Free Guide: Build Your Editing Dream Team

Free Guide: Become a Better Romance Writer in 3 Essential Steps

Story Consultation

In your one-hour Story Consultation, we'll talk about your (and your story's) needs. I'll tailor the experience to your unique situation. You can ask me anything storycraft-related, whether it's about your publishing career or what technique might suit you. Or we can talk through specific problems with your work in progress.

Speaking & Workshops

I also teach storycrafting theory to small groups and at conferences. If you're interested in hiring me as a presenter, panelist, moderator, or motivational speaker, send me an email (click below) and we'll chat about all the details. 

Kat Ryan, author of small-town romance

Author of small-town romance

My Story Consult hour with Sue was literally the best way I could have spent my money. I'm so grateful I met with Sue.

Some examples of how I teach

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Who I am

Sue Brown-Moore, professional romance book editor

Sue Brown-Moore

Story Consultant & Educator

I edit romance books

I'm a seasoned, comprehensive editor—I have done it all, from acquisition to story to line and copy—but I am most on fire about educating and empowering romance writers.

In my freelance work as a developmental editor, I've partnered with some truly standout and award-winning romantic fiction voices, including authors Gail Carriger, CP Rider, Asa Maria Bradley, Sara Whitney, and Lea Kirk. Romantic fiction was my first love, and it's my professional specialty. I have always been drawn to positive, hopeful, character-driven stories, so those are my favorite techniques to teach.

As the Acquisitions Editor for the Dreamspun category romance lines, I edited and collaborated with some incredibly talented authors in the LGBTQ romance space, including Amy Lane, EJ Russell, Bru Baker, and Evie Drae.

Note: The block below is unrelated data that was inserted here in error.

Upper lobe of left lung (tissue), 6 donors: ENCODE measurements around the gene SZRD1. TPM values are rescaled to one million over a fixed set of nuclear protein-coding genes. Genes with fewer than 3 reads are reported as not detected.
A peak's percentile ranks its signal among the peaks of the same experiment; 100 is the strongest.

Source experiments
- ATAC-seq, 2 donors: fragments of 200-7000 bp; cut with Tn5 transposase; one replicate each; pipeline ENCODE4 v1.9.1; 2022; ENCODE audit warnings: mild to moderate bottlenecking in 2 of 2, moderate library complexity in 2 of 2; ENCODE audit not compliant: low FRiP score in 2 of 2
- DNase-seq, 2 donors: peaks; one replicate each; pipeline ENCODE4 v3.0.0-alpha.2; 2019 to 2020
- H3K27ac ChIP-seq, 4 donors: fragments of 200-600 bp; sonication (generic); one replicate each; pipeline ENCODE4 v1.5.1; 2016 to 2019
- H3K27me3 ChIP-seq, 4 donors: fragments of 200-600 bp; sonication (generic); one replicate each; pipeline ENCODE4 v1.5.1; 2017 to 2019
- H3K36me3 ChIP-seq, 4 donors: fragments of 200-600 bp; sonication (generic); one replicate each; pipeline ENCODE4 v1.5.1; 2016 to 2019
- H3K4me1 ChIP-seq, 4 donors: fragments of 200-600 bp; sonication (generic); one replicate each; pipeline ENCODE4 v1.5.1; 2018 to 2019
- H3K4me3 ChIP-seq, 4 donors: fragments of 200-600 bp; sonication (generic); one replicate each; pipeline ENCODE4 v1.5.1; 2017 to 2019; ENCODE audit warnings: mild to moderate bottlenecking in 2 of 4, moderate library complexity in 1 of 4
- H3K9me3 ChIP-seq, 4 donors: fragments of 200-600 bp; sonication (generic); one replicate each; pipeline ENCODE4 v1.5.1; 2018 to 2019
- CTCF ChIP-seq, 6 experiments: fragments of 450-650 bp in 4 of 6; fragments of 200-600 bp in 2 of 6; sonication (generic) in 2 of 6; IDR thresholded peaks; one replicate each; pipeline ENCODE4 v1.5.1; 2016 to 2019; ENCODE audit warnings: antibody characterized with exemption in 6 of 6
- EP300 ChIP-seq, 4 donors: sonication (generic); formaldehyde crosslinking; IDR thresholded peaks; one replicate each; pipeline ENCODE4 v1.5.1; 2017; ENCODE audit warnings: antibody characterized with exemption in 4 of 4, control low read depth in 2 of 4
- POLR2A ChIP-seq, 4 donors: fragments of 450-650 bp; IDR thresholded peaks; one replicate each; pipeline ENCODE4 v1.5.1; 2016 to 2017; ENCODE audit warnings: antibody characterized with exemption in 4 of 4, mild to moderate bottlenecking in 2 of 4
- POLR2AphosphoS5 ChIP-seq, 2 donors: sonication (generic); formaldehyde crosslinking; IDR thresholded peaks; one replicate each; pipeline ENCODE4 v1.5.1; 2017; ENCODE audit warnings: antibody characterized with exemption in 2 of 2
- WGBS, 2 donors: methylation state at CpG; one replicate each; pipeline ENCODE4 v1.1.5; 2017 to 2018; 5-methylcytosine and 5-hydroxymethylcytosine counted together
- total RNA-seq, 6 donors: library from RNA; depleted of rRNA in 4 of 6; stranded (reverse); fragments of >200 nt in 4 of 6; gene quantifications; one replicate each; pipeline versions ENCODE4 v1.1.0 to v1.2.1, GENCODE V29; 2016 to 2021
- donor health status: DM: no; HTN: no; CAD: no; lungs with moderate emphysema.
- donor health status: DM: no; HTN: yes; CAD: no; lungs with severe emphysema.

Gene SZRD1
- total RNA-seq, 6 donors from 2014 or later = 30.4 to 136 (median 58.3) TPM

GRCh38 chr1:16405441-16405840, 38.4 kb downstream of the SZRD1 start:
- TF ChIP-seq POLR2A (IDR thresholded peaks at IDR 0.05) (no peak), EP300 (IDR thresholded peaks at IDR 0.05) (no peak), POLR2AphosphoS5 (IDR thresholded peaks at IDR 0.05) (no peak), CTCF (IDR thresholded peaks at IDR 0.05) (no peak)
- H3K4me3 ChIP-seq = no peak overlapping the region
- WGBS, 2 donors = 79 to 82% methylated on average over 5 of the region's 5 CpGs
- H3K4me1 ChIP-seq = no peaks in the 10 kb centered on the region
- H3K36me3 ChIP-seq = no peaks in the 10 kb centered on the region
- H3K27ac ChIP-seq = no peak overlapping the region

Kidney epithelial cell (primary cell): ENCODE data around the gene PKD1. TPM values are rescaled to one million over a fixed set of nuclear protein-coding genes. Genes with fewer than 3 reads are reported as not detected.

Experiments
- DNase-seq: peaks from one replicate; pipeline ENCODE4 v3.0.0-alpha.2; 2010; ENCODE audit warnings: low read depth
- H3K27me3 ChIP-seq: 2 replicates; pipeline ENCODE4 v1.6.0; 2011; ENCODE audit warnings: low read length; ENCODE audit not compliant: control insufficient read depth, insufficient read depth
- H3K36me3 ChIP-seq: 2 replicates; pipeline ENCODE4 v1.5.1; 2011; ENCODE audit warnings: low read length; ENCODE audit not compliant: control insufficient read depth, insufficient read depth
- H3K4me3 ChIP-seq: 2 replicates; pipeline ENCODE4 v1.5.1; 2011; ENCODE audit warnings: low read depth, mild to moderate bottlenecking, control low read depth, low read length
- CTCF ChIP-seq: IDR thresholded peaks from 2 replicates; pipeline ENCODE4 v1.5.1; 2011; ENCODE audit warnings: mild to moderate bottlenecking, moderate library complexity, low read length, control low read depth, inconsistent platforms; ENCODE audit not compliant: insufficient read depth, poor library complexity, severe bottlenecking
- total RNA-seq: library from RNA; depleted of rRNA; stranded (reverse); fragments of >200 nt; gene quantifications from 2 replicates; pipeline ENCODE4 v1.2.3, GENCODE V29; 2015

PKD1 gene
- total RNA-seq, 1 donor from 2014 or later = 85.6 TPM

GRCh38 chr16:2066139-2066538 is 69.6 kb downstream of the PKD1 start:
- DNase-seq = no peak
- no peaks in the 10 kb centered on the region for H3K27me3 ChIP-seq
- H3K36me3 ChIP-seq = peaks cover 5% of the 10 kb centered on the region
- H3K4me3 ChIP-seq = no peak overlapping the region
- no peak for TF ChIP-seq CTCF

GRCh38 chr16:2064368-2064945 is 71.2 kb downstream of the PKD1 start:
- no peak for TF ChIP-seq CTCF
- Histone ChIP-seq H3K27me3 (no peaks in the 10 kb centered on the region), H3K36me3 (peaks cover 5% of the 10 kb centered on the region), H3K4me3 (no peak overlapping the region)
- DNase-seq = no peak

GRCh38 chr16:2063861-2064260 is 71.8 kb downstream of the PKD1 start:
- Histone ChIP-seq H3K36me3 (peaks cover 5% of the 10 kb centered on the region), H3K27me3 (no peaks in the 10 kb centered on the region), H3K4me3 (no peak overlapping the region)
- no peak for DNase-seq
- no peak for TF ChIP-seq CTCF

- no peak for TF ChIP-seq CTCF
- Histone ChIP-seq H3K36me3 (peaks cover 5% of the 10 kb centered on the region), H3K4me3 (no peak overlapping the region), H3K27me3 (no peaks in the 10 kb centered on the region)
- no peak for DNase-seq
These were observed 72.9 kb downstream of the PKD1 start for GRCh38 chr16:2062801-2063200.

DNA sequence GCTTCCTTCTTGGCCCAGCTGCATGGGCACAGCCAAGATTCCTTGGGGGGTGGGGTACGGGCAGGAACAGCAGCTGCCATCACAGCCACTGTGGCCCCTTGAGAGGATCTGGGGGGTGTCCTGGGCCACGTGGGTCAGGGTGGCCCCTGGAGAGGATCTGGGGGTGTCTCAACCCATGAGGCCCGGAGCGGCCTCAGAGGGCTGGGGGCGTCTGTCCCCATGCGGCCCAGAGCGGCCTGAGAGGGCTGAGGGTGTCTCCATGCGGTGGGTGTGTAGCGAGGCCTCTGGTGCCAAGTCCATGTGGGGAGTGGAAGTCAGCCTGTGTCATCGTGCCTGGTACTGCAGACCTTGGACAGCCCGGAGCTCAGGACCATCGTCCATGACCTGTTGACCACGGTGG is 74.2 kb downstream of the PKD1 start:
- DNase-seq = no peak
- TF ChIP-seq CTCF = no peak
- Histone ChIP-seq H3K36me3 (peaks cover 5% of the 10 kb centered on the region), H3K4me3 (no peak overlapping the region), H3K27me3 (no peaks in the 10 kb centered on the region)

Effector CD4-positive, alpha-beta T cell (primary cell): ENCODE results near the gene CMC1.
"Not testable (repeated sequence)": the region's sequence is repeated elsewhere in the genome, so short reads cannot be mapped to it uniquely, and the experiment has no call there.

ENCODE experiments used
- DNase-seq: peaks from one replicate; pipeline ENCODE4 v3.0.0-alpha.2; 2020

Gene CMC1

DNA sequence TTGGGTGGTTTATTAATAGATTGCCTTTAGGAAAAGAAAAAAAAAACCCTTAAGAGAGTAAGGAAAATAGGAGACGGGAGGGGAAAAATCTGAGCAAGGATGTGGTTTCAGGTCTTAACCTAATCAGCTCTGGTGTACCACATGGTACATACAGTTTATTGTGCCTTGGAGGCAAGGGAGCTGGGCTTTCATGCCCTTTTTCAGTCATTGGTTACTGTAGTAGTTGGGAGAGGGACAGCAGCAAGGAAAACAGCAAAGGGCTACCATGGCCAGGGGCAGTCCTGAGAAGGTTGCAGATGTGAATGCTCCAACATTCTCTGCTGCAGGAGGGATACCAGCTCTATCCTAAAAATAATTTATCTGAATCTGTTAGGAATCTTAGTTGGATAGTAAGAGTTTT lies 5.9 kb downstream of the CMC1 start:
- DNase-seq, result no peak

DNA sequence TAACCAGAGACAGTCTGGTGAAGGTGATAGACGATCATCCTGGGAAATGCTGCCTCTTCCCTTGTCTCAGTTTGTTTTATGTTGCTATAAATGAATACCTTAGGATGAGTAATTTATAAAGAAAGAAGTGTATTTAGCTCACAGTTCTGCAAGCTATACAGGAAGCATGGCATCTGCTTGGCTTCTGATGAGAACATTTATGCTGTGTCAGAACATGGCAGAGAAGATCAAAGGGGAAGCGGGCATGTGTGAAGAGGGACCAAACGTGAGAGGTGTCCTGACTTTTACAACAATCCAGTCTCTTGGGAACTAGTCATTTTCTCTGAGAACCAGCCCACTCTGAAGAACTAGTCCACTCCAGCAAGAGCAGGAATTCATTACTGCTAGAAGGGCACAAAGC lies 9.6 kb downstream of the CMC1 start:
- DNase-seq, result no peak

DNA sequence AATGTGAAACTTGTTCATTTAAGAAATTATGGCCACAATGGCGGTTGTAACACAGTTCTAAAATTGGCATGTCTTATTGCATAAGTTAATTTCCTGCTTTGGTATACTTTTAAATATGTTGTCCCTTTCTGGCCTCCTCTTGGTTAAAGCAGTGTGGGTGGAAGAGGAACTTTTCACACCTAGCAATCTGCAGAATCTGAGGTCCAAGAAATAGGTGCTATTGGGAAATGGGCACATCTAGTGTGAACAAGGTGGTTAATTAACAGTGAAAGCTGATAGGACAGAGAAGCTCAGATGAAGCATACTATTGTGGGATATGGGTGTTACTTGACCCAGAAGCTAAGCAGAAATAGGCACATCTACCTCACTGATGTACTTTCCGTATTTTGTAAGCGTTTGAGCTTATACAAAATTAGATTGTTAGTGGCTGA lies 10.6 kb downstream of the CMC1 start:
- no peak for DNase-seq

These days, I chase my own dreams, and I couldn't be more excited to make learning the craft of writing romance more accessible to women who want to build a career doing what they love. 

I edit romance books

I'm a seasoned, comprehensive editor—I have done it all, from acquisition to story to line and copy—but I am most on fire about educating and empowering romance writers.

In my freelance work as a developmental editor, I've partnered with some truly standout and award-winning romantic fiction voices, including authors Gail Carriger, CP Rider, Asa Maria Bradley, Sara Whitney, and Lea Kirk. Romantic fiction was my first love, and it's my professional specialty. I have always been drawn to positive, hopeful, character-driven stories, so those are my favorite techniques to teach.

As the Acquisitions Editor for the Dreamspun category romance lines, I edited and collaborated with some incredibly talented authors in the LGBTQ romance space, including Amy Lane, EJ Russell, Bru Baker, and Evie Drae.

These days, I chase my own dreams, and I couldn't be more excited to make learning the craft of writing romance more accessible to women who want to build a career doing what they love. 

Author Sebastian Black
Sebastian Black

Author of gay paranormal romance

Sue Brown-Moore [is a] ridiculously creative and eagle-eyed editor who has a passion for nurturing new writers. Without her tireless help, I wouldn't have gotten far. Thank you for believing in me before I believed it could really happen.

But I started out as a Blogger and Podcaster

You know those people who just can't sit still and seem to be doing a million things all the time? Well, that's me! Before I started editing romance books, I was a voracious consumer of them. I have no idea how many kissing books I've read in my 40+ years, but I'll bet it's over 1,000. I'm a feminist who believes romance should be as inclusive as possible, that every body deserves a happy ending, so I loved blogging and podcasting about all things romance. And I know this publishing genre inside out.

My blogging and podcasting now completely focus on my mission of empowering women to write their own HEAs, both figuratively and literally.

If you're new to my brand and want to experience how I empower writers, sign up for my 3-Day Belief Mindset email series here.